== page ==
On a long ride across the state of Florida, I downloaded an audiobook from CloudLibrary to pass the time.  My selection was the biography of Leonardo DaVinci by Walter Issacson.  As I listened to the fascinating life story of the archetypal Renaissance Man, it struck me that Leonardo was in fact a knowledge worker well ahead of his time.  Knowledge work is characterized by the worker having to define their own goals and the steps needed to achieve success.  Back in the 1500’s, Leonardo DaVinci was doing many of the best practices of knowledge work naturally and to powerful affect.

leonardoFor example, not trusting his head to remember ideas, Leonardo was constantly taking notes.  It is estimated that he wrote 5000 pages in his lifetime.  These wide-ranging notebooks jump from scientific studies, to sketches of machines and animals, to subjects for artwork, to notes about his personal life.  Leonardo was constantly generating new ideas and the notebooks detail how he pieced different ideas together for larger impact.  This made him an early expert in the field of personal knowledge management.

Another advanced knowledge worker skill was his drive to ask challenging questions.  Leonardo was always seeking out experts in the courts of Florence and Milan to engage in deep discussions on a wide range of topics.  This incredible multi-disciplinary and collaborative approach was a secret to his success.  For example, his knowledge of anatomy allowed him to accurately draw the muscles of people in his paintings.  This small detail gave the images a sense of realistic movement that other paintings of the time lacked.

To read more about Da Vinci’s fascinating life, copies of the Issacson biography should be available at your local library.  You can also view pages from his notebooks at the website of the British Library.  Unfortunately, I don’t think you will find a secret DaVinci Code in any of his notebooks!

How Software is Eating the World

Look around your room.  How many devices do you see that run on software?  Our computers obviously, but we often forget that software runs our televisions and cable boxes.  Many people now own smart appliances or have Ring doorbells.  All recent cars have a software package that controls vital aspects of the car.  With the spread of software, we are more and more reliant on an invisible profession to manage our days: software engineers.  As Marc Andreessen wrote in his 2011 Wall Street Journal article, software is eating the world.

raoVenkatesh Rao has deeply explored how software design process altered our way of living.  In fact, he champions that idea that we need to think more like software engineers who embrace failure and use it to constantly improve their work.  In his online series, Breaking Smart, he argues that software has become a transformational technology on par with the development of language and money.  Yet being in the middle of this transformation, we still struggle to understand its full effects. Venkatesh writes:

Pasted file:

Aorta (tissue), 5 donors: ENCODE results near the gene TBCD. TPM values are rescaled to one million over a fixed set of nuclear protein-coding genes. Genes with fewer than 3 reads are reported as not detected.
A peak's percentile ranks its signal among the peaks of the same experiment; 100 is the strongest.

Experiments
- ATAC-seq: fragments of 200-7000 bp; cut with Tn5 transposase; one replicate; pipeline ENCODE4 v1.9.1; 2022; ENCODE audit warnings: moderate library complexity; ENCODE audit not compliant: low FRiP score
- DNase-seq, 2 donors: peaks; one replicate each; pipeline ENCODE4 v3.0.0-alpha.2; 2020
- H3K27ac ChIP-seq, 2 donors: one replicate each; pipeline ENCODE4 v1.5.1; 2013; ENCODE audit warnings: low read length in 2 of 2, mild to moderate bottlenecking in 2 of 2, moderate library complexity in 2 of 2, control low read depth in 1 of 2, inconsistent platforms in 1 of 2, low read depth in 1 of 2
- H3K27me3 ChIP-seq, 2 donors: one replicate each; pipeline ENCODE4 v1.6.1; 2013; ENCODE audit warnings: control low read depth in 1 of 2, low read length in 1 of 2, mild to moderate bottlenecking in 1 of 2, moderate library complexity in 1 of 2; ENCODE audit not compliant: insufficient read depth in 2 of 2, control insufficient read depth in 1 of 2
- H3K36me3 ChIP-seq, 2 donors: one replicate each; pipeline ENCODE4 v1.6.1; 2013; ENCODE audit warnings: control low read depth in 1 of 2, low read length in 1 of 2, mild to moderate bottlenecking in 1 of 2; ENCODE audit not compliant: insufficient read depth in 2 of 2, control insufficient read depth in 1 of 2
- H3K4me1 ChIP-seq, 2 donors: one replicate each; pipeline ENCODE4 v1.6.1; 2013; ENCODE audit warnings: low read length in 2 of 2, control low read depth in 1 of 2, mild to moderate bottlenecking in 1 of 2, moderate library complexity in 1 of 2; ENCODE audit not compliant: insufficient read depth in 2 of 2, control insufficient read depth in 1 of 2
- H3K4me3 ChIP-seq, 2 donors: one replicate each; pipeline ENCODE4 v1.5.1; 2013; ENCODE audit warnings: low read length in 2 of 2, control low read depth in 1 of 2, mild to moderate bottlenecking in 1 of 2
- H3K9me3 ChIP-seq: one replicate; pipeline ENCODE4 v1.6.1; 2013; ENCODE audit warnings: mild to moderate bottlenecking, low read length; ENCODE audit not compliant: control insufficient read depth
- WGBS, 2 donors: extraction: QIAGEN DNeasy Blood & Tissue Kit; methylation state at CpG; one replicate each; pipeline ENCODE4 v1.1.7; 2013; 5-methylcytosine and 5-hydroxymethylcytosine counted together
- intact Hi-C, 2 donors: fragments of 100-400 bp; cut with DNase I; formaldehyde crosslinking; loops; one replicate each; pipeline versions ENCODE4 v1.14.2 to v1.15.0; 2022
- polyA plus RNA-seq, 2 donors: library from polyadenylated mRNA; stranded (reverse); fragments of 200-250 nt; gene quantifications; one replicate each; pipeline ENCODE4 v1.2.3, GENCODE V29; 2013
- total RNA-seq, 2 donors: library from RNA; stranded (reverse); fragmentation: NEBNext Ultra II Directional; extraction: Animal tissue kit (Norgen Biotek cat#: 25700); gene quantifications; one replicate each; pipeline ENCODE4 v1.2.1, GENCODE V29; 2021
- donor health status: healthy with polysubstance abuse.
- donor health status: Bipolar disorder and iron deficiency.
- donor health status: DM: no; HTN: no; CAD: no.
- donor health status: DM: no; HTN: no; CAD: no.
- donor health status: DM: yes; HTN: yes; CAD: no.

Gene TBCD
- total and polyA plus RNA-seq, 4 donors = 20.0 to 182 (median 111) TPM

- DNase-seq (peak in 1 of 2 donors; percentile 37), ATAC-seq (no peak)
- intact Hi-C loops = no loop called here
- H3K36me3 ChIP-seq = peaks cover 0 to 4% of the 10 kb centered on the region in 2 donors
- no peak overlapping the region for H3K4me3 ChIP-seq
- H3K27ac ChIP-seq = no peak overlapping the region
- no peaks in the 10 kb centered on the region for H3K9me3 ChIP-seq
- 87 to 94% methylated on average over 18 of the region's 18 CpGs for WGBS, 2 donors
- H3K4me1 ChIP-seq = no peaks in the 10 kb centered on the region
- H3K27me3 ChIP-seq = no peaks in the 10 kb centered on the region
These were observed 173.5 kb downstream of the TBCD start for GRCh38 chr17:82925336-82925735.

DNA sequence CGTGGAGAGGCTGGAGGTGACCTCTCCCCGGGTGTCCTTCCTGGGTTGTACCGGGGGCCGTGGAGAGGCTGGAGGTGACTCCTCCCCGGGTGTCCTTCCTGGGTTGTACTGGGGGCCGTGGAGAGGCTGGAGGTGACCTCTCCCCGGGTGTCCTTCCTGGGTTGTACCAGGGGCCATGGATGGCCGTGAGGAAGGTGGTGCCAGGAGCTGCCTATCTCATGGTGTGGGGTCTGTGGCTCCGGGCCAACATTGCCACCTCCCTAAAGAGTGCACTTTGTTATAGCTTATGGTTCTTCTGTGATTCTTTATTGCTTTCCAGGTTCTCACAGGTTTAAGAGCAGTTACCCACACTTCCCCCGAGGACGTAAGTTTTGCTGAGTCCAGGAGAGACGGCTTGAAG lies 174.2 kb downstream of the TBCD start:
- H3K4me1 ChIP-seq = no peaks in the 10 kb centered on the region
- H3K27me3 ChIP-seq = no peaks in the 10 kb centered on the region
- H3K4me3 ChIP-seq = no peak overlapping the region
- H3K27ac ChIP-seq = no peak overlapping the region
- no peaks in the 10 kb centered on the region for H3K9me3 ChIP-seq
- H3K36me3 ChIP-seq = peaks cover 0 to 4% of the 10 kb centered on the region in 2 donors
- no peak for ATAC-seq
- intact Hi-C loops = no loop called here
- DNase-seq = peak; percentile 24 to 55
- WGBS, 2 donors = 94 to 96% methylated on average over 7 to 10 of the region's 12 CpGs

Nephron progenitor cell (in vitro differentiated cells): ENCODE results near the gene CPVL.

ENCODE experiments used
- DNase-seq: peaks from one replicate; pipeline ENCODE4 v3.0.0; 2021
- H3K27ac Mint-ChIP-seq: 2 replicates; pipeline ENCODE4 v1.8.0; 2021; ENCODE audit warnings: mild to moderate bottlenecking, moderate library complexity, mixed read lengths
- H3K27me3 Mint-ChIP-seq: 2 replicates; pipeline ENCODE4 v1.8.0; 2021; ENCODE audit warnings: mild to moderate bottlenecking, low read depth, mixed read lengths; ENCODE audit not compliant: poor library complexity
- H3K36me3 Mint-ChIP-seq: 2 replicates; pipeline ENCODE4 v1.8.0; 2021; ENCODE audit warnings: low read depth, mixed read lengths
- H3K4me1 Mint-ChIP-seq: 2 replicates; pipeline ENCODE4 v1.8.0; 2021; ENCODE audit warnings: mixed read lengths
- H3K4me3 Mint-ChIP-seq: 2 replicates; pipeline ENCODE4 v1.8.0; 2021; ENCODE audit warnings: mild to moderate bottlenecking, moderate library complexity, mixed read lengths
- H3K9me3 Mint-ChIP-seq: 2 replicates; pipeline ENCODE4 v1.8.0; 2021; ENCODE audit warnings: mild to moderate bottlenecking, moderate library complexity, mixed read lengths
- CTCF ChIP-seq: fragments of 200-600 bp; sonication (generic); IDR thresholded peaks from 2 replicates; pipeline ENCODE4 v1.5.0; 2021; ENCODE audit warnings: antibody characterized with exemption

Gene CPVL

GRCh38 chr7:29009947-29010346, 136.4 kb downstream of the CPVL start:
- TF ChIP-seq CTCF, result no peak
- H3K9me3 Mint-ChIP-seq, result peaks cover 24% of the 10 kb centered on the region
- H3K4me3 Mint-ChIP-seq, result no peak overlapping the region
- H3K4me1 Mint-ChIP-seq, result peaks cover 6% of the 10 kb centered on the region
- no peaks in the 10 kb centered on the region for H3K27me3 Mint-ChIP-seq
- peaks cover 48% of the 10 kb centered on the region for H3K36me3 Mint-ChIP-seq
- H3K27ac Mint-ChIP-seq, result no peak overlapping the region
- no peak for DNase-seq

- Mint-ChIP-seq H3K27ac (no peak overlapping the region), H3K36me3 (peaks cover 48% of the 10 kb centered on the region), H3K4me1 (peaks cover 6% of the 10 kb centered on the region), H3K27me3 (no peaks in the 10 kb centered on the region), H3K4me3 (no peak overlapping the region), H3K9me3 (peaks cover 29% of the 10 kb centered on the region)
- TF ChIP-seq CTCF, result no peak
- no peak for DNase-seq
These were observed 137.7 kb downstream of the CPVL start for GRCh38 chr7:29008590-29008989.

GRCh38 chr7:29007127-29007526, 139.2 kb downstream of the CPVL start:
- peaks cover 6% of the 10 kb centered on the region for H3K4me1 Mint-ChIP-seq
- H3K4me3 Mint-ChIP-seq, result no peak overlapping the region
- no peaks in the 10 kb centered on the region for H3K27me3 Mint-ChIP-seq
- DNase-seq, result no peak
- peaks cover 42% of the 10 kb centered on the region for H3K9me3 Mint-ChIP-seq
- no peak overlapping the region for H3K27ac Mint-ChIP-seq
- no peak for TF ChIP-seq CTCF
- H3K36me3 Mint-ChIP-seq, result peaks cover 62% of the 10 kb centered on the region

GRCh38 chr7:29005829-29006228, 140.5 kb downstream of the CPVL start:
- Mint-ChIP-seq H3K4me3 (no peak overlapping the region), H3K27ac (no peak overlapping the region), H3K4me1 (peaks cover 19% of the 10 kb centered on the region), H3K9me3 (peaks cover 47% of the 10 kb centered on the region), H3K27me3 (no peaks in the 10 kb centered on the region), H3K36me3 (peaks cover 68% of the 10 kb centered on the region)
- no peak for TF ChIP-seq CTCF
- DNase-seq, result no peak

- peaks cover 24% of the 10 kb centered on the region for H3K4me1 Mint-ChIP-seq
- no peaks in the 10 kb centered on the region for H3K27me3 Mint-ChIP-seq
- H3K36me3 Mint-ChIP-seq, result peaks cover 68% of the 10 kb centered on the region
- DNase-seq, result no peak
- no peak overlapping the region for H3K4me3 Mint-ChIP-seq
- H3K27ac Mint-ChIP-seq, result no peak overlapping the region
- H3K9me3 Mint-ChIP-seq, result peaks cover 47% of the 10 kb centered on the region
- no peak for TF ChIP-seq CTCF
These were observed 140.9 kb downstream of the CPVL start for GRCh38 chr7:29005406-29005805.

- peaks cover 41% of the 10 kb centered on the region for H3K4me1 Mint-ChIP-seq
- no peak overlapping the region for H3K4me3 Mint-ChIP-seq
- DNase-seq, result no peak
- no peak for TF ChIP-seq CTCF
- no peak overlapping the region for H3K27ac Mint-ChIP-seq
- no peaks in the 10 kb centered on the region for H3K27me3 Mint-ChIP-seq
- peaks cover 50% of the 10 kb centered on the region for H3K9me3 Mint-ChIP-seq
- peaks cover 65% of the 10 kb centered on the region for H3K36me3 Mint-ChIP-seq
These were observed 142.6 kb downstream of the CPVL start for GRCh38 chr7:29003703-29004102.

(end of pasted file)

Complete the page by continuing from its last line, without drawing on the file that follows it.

“As a simple example, a 14-year-old teenager today (too young to show up in labor statistics) can learn programming, contribute significantly to open-source projects, and become a talented professional-grade programmer before age 18. This is breaking smart: an economic actor using early mastery of emerging technological leverage — in this case a young individual using software leverage — to wield disproportionate influence on the emerging future.”

This is clearly demonstrated in the impact of people like Mark Zuckerberg of Facebook and Larry Page and Sergey Brin of Google.  Venkatesh’s ideas are complex, but the Breaking Smart blog is worth tackling if you want to get a better sense of the often-unseen impact that software has on the world.

Time or Attention? Which Works?

AdamGrant_2016-headshot_previewWhen I ask students why they decided to attend an Efficient Librarian seminar, a common response is that they wanted to learn more about “time management.”  While it seems logical to believe that you can get more work done through better management of the hours in your day, it may not be that straightforward.  In fact, focusing on time management may actually make you less productive.

In a recent article on the New York Times web site, Professor Adam Grant argues that managing our attention, not time, is a better approach to getting things done.  He writes:

“Being prolific is not about time management. There are a limited number of hours in the day, and focusing on time management just makes us more aware of how many of those hours we waste.

“A better option is attention management: Prioritize the people and projects that matter, and it won’t matter how long anything takes.”

This reminds me of a classic David Allen quote from Getting Things Done:

“If you don’t pay appropriate attention to what has your attention, it will take more of your attention than it deserves.”

Read the rest of Adam Grant’s article on the New York Times web site.

Organizing is a Journey

claire-tompkinsDavid Allen has often said there is a “strategic value” to “clear space.”  In a physical sense, this means ensuring that our work and home spaces are organized and clean.  However, for those starting out with the intention to get organized there is a trap to avoid.  It is very easy to see the whole process as one big heavy lift that needs to be accomplished in a short time.  With this daunting view of the project it is likely they will give up on organizing right from the start.

Claire Tompkins, aka the Clutter Coach, shares in her book, 52 Simple Ways to Get Organized, that organizing is a journey.  It is not meant to be completed in one weekend, but instead is a transformative approach occurring over many weeks or months.  On page 50 of her book, she shares a simple way to frame the task.

“Try on this thought: organizing is a journey, not a destination.  The difference between people who are organized and those who aren’t is that they do a little every day to maintain order.”

She then suggests the following tip:

“Identify one small area that tends to get cluttered regularly and spend five minutes putting things away and throwing things out.”

Sounds like good advice.  Now excuse me while I clean out this drawer …